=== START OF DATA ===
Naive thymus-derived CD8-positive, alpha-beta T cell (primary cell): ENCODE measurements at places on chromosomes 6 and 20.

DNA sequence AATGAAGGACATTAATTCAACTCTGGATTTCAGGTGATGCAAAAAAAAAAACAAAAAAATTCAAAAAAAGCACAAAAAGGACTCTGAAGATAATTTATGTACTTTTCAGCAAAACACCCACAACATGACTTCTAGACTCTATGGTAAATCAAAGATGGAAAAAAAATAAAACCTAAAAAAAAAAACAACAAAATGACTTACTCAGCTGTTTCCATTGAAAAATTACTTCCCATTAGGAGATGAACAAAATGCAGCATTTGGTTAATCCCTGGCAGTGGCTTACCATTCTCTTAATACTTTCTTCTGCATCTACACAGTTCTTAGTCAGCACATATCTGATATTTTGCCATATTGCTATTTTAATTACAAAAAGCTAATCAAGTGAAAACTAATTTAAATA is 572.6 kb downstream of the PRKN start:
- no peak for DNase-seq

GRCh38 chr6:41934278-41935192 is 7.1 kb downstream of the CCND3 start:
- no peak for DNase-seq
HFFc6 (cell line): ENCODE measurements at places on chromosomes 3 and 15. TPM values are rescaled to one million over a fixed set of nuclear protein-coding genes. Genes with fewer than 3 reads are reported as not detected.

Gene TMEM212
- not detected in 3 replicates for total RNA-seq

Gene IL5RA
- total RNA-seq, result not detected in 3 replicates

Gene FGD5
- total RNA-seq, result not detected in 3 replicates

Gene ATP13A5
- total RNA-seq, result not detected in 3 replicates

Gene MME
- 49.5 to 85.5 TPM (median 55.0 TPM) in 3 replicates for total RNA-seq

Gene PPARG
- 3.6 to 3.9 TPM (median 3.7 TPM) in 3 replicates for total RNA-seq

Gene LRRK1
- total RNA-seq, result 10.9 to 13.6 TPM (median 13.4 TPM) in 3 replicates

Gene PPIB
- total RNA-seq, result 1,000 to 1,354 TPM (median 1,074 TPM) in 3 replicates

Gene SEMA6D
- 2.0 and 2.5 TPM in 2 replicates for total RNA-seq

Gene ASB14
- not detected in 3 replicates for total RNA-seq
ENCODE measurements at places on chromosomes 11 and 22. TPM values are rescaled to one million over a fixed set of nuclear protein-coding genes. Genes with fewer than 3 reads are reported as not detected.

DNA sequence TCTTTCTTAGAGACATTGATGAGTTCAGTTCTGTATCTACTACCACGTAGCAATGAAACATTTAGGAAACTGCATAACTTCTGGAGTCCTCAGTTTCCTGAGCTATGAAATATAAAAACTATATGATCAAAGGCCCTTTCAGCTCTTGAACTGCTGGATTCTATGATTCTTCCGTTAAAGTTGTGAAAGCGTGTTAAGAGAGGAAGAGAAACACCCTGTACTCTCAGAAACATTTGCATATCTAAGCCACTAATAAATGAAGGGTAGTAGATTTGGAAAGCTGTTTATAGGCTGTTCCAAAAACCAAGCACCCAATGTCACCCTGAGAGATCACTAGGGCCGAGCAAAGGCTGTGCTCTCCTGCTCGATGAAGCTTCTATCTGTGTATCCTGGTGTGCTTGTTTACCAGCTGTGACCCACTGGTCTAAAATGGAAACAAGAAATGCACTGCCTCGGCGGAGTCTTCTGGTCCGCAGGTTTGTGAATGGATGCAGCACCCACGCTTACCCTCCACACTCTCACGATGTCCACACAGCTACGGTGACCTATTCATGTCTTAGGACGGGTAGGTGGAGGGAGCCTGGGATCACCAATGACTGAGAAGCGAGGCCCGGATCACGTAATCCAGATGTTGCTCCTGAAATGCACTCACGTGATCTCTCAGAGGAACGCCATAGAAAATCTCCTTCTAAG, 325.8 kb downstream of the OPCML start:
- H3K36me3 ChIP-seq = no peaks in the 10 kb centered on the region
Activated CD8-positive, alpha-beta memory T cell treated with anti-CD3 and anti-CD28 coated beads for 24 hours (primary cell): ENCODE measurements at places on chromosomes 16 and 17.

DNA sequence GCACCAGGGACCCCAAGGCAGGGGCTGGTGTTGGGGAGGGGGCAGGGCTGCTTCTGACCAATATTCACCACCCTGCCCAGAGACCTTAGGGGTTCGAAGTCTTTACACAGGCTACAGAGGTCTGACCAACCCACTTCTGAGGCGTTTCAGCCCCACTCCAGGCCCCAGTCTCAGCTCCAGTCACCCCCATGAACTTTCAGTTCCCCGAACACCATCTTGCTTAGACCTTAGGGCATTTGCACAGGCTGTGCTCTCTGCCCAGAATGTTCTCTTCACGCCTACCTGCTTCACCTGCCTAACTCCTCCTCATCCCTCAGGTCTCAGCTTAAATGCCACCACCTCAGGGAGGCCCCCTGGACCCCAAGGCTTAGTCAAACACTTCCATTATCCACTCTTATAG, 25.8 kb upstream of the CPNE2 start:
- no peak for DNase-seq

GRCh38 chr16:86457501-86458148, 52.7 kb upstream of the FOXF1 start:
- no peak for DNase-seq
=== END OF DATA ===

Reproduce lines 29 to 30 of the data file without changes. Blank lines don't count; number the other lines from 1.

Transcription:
- H3K36me3 ChIP-seq = no peaks in the 10 kb centered on the region
Activated CD8-positive, alpha-beta memory T cell treated with anti-CD3 and anti-CD28 coated beads for 24 hours (primary cell): ENCODE measurements at places on chromosomes 16 and 17.